Scott Sunquist. Understanding Christian Mission: Participation in Suffering and Glory. Baker Academic, 2013.
One of the most important and exciting changes in theological education today is the growth and proliferation of the field of missiology. Missiology is one of those technical, academic words that simply means “the study of mission.” When I attended Pittsburgh Theological Seminary long ago in the 1980s I never had a course, nor do I believe one was offered, focusing of world mission and global Christianity. This actually is surprising given the heritage of the Presbyterian Church and our massive contributions to what was called foreign mission. The Presbyterians were a driving force during the heyday of the missionary movement in the era between the Civil War and the First World War. I am convinced that the future viability of our Presbyterian Church (USA) is closely tied to our ability to create close partnerships with churches all around the world. The study today of Christian mission is an important bright spot in the Church. Today it is very common for our theological seminaries to have full professors in world mission and global Christianity.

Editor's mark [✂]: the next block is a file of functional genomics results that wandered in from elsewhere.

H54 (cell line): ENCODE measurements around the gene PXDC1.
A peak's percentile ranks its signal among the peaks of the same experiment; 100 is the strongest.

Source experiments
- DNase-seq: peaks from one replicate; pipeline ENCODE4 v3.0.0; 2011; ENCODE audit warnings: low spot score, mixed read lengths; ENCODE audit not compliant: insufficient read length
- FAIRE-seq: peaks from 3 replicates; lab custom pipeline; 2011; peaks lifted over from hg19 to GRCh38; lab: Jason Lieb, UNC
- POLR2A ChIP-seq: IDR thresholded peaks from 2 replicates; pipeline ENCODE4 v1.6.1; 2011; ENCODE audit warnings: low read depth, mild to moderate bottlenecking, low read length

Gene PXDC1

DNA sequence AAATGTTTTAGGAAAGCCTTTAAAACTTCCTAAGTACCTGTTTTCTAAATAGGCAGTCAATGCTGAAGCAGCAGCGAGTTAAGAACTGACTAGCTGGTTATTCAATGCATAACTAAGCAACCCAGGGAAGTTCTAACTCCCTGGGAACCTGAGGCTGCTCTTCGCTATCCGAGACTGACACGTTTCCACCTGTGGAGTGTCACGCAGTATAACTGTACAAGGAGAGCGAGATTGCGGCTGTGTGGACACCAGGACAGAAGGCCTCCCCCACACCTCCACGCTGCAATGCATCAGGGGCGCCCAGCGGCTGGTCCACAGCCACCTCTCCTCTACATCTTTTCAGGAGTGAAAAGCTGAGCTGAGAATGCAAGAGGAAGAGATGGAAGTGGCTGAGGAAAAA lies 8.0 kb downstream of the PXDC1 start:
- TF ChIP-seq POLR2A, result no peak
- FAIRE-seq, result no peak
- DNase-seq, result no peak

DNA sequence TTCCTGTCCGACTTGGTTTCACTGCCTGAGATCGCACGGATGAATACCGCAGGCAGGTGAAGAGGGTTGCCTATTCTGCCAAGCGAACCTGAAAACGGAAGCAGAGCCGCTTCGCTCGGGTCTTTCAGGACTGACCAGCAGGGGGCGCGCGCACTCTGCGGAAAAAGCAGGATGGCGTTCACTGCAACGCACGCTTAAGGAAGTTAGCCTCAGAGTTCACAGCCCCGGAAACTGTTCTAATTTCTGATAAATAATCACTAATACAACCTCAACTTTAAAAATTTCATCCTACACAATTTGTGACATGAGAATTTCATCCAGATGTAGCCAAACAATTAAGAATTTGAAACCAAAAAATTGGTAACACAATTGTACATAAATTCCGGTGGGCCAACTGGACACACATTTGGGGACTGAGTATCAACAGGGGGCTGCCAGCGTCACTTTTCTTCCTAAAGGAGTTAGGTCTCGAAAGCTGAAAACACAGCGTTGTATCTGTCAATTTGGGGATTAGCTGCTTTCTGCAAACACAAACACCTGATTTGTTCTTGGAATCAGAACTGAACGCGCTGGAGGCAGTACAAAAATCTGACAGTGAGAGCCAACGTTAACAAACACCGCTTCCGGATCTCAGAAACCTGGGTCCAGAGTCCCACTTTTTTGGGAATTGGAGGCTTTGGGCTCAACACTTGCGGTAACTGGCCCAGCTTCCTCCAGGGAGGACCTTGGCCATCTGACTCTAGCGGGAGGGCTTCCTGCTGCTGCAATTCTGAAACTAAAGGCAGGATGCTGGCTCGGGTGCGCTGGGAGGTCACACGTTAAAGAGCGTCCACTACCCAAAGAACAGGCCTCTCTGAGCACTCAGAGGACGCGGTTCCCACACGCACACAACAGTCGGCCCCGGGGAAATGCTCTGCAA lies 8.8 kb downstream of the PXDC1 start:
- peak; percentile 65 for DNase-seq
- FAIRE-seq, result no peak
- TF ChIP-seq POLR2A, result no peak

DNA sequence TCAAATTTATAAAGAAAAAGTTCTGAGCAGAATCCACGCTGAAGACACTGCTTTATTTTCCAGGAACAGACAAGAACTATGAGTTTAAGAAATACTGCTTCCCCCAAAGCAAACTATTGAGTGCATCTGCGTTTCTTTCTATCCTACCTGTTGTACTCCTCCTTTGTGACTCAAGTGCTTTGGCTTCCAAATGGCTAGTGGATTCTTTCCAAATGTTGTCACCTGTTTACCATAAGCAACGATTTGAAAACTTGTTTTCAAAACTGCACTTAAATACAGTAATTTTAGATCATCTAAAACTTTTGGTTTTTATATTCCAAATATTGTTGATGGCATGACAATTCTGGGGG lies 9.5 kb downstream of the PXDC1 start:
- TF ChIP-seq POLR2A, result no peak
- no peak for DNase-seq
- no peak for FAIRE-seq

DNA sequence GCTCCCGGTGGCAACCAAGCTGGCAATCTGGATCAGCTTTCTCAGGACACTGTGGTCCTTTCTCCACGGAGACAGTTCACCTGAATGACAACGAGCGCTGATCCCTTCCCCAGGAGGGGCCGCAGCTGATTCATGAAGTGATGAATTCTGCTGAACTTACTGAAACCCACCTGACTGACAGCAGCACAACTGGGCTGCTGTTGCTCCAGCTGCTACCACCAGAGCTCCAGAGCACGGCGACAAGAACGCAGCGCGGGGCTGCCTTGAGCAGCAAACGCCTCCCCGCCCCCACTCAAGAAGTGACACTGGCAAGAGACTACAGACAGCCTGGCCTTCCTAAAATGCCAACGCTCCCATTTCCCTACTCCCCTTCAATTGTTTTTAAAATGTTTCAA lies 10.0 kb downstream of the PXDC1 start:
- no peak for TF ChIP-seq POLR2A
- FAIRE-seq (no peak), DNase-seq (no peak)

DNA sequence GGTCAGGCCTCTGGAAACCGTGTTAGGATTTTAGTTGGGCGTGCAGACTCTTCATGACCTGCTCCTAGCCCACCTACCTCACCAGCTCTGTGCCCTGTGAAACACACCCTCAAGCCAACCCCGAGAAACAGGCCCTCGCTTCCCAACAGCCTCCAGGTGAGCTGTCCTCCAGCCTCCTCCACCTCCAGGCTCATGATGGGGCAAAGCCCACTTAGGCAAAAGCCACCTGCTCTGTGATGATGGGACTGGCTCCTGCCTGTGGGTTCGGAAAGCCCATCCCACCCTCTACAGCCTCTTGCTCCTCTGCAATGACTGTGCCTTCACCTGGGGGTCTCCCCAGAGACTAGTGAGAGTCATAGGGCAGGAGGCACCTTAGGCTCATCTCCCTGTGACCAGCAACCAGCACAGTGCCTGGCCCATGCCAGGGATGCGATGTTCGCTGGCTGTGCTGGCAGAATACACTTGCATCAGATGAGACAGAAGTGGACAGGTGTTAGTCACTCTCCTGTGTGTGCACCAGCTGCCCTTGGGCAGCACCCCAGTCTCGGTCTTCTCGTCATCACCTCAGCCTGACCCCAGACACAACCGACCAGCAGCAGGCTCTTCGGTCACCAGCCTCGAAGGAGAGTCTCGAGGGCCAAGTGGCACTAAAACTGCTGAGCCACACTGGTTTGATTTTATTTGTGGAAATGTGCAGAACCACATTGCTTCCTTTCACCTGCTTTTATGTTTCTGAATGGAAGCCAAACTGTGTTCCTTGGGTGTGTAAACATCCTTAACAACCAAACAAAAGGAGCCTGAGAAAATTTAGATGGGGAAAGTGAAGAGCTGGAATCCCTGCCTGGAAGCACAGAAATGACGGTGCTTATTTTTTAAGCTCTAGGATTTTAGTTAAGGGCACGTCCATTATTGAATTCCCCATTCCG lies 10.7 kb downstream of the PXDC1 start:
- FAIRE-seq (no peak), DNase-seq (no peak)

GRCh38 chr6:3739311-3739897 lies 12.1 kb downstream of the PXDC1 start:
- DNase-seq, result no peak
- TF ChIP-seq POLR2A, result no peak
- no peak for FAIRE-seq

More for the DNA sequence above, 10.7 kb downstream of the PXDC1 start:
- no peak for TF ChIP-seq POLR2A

Long after I left Pittsburgh Seminary a full professorship in world mission was created and Scott Sunquist, a PC(USA) Teaching Elder, joined the faculty. Sunquist recently moved to one of the premier academic positions in the field of mission studies. He is now the Dean of the
Theological Seminary. Sunquist has recently published what may be considered an essential textbook for this field: Understanding
Christian Mission: Participation in Suffering and Glory, (Baker Academic,
2013). This is an important book. If you
have never had a comprehensive, seminary level course in the study of Christian
mission this book is now available to fill that gap. This is a huge,
sweeping book that requires careful study and attention. Divided into three
parts the book includes an important review of the history of Christian
mission, a theological and biblical foundation for mission, and a discussion of
the practices of mission today. This book requires a significant investment of
time and study; it is not casual. This book makes a significant contribution
toward our connections with global Christianity today; a vital task for our
Church. School of Intercultural Studies